We are not all cut out to be a Lord Nelson but are you a “lollipop” giver?






Leadership – what is it? A common definition is:


noun: leadership

  1. the action of leading a group of people or an organization, or the ability to do this.

"different styles of leadership"


guidance, direction, authority, control, management, superintendence, supervision;

(Source: leadership - Google Search)


In a school setting, it is easy to extrapolate this to see that the many different teams and groups will usually be led and controlled by somebody. It also becomes evident that there will be a variety of different leaders who will employ different styles to attempt to ensure that the group or team that they lead is successful. Topically, just think of Donald Trump, Kim Jong-un, Aung San Suu Kyi, Teresa May or Jeremy Corbyn and the varied nature of how they attempt to lead.

The school business leader, which is something I especially like the sound of, is a leader who has to employ a number of different styles, often at the same time, to ensure that the particular area of responsibility, and the staff in that area, are performing to the best possible standard that they can be.

Taking a look at the NASBM Professional Standards and being able to take the lead in the multi-faceted and diverse world of school business management/leadership is clearly evident.



As an ex-military man of 23 years’ experience in the Royal Air Force, rank structure and discipline were an integral part of my first day of service and lasted throughout until I left. I remember my annual appraisals included a score for leadership and a section devoted solely to this. The scale was a 1-9, 9 being the highest performance possible. The need to get “high” numbers was always very fiercely contested on promotion boards, particularly in lean times when promotion boards did not have many vacancies for advancement. I always used to think, about leadership then – as to what makes a good leader?

Sticking with the military theme, there have been many successful (and unsuccessful come to think of it!) military leaders. Situations such as that of battle or conflict often could arguably be the epitome of discovering how good a leader is. Take Lord Nelson for example, a naval captain before he was 21, a household name throughout most of Europe at 39 and killed in action just weeks after his 47th birthday, he lived a colourful and crowded life.

He won three of the most decisive naval victories in British history at the Nile (1798), Copenhagen (1801) and Trafalgar (1805), and he was seriously wounded four times in the process. He always led from the front - even, at the Battle of Cape St Vincent in 1797, personally leading the British boarding parties that captured two Spanish battleships in ferocious hand-to-hand fighting. If the Victoria Cross had been in existence in his lifetime, he would have qualified for it on at least three occasions.  Incidentally, only 3 men have won two VC's in the history of the medal. The double VC holders were Surgeon Captain Arthur Martin-Leake, Captain Noel Chavasse and Captain Charles Upham. Surgeon Captain Arthur Martin-Leake won his first VC in 1902 during the Boer War. He treated a wounded soldier just 100 metres from the enemy's line.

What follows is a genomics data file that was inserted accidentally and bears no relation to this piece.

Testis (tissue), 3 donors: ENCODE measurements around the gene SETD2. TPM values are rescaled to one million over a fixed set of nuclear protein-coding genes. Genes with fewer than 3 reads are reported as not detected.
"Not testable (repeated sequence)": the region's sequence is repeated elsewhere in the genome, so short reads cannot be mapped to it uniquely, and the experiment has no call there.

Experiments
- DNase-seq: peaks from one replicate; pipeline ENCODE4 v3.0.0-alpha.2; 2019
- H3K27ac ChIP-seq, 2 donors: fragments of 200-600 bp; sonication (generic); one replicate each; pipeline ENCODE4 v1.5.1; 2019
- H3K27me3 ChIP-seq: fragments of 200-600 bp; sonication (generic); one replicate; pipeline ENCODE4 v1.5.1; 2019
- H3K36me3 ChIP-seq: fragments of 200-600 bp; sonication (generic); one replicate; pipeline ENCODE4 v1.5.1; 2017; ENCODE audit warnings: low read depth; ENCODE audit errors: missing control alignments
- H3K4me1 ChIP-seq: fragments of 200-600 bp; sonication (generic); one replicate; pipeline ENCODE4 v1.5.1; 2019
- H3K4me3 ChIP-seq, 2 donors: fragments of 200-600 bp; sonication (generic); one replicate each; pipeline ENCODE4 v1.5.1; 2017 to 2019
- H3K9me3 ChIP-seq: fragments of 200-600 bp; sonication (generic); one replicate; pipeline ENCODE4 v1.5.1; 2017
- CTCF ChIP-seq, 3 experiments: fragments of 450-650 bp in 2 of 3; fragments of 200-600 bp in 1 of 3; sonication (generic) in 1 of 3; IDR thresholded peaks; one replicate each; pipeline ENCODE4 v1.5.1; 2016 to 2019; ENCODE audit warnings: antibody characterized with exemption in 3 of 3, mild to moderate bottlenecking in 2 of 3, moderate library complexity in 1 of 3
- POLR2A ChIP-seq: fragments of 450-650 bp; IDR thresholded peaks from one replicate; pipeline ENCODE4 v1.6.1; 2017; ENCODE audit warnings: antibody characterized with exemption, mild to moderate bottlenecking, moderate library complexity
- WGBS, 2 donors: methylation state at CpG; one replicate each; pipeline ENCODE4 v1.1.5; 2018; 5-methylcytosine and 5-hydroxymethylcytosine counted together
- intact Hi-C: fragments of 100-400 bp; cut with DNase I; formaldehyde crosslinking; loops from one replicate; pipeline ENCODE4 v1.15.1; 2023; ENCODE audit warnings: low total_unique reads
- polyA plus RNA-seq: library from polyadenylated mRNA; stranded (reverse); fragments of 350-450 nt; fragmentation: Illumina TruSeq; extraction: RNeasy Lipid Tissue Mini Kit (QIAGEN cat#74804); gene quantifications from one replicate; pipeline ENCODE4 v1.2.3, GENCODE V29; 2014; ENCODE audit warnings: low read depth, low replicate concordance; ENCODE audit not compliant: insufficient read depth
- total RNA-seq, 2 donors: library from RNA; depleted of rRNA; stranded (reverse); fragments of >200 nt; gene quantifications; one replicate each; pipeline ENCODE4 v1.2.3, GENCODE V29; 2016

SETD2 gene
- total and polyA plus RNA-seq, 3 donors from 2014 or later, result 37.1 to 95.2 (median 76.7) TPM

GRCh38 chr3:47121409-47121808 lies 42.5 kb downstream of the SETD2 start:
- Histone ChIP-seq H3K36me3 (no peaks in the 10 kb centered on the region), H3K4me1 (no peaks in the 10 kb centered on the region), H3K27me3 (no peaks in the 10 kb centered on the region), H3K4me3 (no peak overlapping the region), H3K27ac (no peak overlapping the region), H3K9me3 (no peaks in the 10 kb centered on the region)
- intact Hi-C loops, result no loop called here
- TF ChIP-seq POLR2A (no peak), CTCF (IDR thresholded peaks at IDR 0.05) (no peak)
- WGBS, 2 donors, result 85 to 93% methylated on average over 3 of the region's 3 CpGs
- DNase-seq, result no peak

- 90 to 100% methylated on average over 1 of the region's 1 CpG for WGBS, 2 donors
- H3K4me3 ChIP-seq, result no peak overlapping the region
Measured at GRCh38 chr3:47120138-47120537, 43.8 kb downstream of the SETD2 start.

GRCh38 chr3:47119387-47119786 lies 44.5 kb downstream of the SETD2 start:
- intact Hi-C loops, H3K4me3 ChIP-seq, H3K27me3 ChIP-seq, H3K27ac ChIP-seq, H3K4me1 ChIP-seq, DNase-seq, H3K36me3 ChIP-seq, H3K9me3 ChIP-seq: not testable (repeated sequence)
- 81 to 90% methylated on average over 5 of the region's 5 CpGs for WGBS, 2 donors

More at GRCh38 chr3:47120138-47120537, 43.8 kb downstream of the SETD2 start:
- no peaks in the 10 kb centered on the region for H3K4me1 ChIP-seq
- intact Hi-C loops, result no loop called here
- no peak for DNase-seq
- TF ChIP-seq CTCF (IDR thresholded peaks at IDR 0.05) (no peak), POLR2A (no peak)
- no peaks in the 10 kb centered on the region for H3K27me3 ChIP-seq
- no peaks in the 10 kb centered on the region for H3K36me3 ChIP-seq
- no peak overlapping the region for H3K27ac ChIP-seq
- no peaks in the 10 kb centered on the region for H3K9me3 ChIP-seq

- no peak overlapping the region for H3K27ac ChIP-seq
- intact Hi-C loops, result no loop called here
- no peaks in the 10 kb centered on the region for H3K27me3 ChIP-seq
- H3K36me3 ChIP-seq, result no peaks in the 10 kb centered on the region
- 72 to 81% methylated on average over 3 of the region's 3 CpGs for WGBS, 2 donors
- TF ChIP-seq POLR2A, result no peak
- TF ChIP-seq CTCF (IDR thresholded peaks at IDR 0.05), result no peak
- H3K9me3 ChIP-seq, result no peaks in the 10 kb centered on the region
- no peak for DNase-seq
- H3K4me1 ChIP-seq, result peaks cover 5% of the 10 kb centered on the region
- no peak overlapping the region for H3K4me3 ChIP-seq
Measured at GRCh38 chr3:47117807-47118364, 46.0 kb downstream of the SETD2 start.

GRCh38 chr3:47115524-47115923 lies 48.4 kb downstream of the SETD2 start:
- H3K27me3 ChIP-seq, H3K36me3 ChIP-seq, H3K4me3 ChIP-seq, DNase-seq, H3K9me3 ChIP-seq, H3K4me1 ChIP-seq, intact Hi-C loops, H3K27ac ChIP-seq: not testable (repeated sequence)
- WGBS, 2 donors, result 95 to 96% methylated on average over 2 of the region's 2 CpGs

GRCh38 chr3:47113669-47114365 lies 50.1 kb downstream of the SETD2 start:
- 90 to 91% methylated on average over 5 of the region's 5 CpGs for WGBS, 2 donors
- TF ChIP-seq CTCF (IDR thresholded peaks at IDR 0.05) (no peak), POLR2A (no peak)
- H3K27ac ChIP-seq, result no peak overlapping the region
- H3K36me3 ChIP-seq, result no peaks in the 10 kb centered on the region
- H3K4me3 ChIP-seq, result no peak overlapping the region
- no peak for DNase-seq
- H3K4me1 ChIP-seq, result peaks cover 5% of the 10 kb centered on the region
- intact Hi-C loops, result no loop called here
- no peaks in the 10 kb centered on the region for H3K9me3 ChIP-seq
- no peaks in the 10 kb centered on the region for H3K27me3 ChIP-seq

All this talk of leadership (and bravery) in battle seems a far cry from the “battleground” of the school environment but I suspect that many school business leaders and managers will feel that this isn’t sometimes that far from the truth of working in a modern day school setting.

Talking of battles, it reminds of the quote by German military strategist Helmuth von Moltke.

“No battle plan,” he sagely noted, “survives contact with the enemy.”

Therefore, no matter what you plan or what your plans are, sole reliance upon them will often lead to failure. However, the ability to have a plan and to change or alter that plan after something goes wrong is a greater measure of a good leader.

Leadership comes in many forms and styles and it would be remiss of me to say what works and does not, as this will be dependent on many factors. My personal overriding view on leadership is that having the experience of dealing with a variety of situations and people will help. Mistakes will invariably happen but that is what people learn from and makes for better decision making the next time a similar problem or issue occurs.

I am a lover of TED talks and find the range of topics and speakers fascinating and often provides a totally different angle on which to view and take a look at situations. One very good one, in my opinion, is by a man called Drew Dudley about everyday leadership. It can be found here:



The very intriguing part of this, for me, is how the speaker identifies that as a leader we don’t have to think we can have to change the world to make a difference.  All too often leadership is placed on a plinth of highest regard -that only truly bestowed people can be elevated to. Quite often, most school business leaders and managers have demonstrated leadership qualities that have made a difference to someone without knowing it. Unlike Lord Nelson, you may not have won a battle but the results of what you did could be equally as victorious or life changing to that other person. You may well have achieved one or several “lollipop” moments yourself and just not realised.



By Andy Heron - October 2017